Daily Point of Light # 1707 Aug 18, 2000

Mary LeBlanc is a full-time ninth grade English teacher in Baton Rouge, Louisiana. Her motto is “Service is the rent you pay for living on God’s earth.” She has, in deed, been paying her rent by volunteering with numerous needy causes. LeBlanc uses the vast majority of her time and talent to help Louisiana children in both the Ascension and East Baton Rouge parishes. She was elected Woodlawn High School’s 1998 Teacher of the Year as a result of her outstanding performance as an educator. She spends hours of her days and nights with the less fortunate children in Baton Rouge.

LeBlanc was contacted in 1996 by Francis Asbury Methodist Church to assist a family in need. During the Chirstmas season, the family was faced with the challenges of not having food, clothing and toys for their children. The head of the family was a battered mother with severe injuries, and the only possessions she and her children had were the clothes on their backs. LeBlanc contributed more than $700 worth of toys, clothes, food, toys and cash to the family.

What started as a personal effort three years ago to help a family in need at Christmastime has evolved into a program that pairs academically successful high school students with 40 children who are facing tremendous challenges in their young lives. LeBlanc started a mentoring program as a project for the National Honor Society Members to serve in their community. She single-handedly directs the program in addition to her paid duties as an educator. The program includes 80 high school students that travel out of the parish weekly to tutor and spend time with the children. The older students come with a smile on their face as well as a treat, a snack that the children would otherwise not have. In addition to that, field trips to the zoo, McDonald’s and the movie theatre have been an enjoyable pasttime for the pairs.

In 1997 LeBlanc and her students raised donations of toys, food and clothing for children in dire need. That year during the Christmas season, 30 children, had food, clothing, and a toy for Christmas. The need to develop a permanent partnership with the needy children weighed heavily on LeBlanc, so she continued directing the mentoring program and also extended the drives to Easter and Thanksgiving as well as Christmas. In the donated hall of a local church, mentors take turns bringing food each Wednesday and preparing a small nutritious meal for the children. In addition to tutoring and mentoring the adoptive children, the program plans special events like Valentines and Easter parties. The adoptive children were once called lost souls because they face terrible hardships, but Mary LeBlanc knows they are true angels.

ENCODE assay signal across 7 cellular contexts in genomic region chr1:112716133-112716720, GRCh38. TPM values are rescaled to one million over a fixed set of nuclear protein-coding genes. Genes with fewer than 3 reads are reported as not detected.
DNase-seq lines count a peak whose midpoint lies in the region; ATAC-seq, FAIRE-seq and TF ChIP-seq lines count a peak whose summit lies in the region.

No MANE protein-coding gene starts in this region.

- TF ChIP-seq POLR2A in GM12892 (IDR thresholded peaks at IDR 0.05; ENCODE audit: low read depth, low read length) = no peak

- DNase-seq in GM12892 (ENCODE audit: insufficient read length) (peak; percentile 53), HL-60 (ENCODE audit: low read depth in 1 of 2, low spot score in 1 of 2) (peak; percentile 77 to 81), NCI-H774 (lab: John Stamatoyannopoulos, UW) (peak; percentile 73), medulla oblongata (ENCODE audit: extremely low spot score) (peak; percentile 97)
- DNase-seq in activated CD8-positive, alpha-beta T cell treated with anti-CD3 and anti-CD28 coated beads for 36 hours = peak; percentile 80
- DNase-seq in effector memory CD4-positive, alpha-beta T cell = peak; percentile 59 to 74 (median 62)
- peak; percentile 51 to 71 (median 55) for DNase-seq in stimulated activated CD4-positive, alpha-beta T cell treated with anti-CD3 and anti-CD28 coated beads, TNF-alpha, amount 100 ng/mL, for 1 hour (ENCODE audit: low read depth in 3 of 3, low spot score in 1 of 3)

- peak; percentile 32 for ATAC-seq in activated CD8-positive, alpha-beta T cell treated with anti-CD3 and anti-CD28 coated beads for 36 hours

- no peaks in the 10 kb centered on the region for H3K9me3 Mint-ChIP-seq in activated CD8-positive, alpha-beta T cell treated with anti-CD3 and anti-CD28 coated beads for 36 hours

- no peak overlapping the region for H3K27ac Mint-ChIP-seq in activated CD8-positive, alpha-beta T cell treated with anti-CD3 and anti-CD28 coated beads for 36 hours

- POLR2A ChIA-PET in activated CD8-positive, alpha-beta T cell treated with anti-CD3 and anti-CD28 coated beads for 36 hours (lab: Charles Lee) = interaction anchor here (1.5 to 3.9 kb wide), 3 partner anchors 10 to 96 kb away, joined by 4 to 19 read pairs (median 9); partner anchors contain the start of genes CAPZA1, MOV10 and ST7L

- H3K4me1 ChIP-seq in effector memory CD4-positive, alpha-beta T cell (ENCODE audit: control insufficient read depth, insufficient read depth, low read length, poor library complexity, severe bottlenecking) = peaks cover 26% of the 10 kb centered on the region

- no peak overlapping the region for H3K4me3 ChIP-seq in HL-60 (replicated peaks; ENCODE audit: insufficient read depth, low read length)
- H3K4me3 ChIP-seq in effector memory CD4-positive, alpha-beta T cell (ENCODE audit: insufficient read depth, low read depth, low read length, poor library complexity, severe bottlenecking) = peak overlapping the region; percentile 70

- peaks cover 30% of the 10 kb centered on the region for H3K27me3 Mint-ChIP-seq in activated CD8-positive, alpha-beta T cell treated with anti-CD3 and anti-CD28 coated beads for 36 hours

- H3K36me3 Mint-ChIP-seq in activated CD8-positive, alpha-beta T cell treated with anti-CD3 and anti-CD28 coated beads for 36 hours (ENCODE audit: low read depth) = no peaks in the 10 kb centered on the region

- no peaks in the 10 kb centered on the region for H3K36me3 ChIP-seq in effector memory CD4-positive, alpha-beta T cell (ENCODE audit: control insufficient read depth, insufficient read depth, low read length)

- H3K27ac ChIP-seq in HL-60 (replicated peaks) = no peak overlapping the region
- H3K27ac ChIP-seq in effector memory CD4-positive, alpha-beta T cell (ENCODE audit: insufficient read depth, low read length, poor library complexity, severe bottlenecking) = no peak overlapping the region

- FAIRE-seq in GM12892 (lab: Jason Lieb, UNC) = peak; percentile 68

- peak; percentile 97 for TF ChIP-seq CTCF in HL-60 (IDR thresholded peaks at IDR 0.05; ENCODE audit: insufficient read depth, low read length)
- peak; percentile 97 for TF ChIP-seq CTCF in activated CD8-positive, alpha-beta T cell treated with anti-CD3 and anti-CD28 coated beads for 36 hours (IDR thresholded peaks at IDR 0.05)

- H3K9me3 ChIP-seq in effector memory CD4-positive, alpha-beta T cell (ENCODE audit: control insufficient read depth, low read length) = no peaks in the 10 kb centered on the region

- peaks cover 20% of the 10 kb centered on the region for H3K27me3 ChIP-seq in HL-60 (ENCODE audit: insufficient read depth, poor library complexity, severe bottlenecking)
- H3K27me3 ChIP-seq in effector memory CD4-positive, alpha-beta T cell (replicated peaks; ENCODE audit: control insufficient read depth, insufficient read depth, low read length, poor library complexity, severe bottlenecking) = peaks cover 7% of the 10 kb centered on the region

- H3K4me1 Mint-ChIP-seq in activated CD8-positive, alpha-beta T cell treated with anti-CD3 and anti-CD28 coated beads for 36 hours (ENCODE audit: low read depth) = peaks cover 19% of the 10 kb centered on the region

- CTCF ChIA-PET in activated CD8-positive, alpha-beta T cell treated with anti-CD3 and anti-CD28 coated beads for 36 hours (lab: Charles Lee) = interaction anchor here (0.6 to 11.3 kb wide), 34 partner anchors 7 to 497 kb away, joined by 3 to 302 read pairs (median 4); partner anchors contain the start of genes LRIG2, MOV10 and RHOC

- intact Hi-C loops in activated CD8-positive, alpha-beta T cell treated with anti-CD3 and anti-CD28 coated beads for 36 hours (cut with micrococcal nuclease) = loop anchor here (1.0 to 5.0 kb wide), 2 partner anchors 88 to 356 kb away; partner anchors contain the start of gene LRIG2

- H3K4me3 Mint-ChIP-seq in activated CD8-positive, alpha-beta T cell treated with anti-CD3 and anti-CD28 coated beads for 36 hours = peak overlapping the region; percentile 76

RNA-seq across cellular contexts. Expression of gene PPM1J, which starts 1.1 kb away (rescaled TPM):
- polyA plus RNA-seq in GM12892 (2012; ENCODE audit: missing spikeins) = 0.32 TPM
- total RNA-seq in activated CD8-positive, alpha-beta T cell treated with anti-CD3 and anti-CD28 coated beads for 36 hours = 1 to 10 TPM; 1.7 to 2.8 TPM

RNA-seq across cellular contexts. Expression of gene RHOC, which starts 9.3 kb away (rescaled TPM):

The school formally adopted the National Honor Society Mentoring Program for Needy Children in 1998. There was a kickoff party launching the same, and LeBlanc tied a pink or blue balloon to the wrist of each mentor with the name of their adopted child as a reminder of the importance of their commitments. The children selected for the program are in critical need – most are behind in school and development by two to three years, their homes lack running water, and they usually only eat the meals served at school. They work hard to just exist and survive. The most important thing they need from their mentor is positive individual attention and an outlet from the challenges they face daily.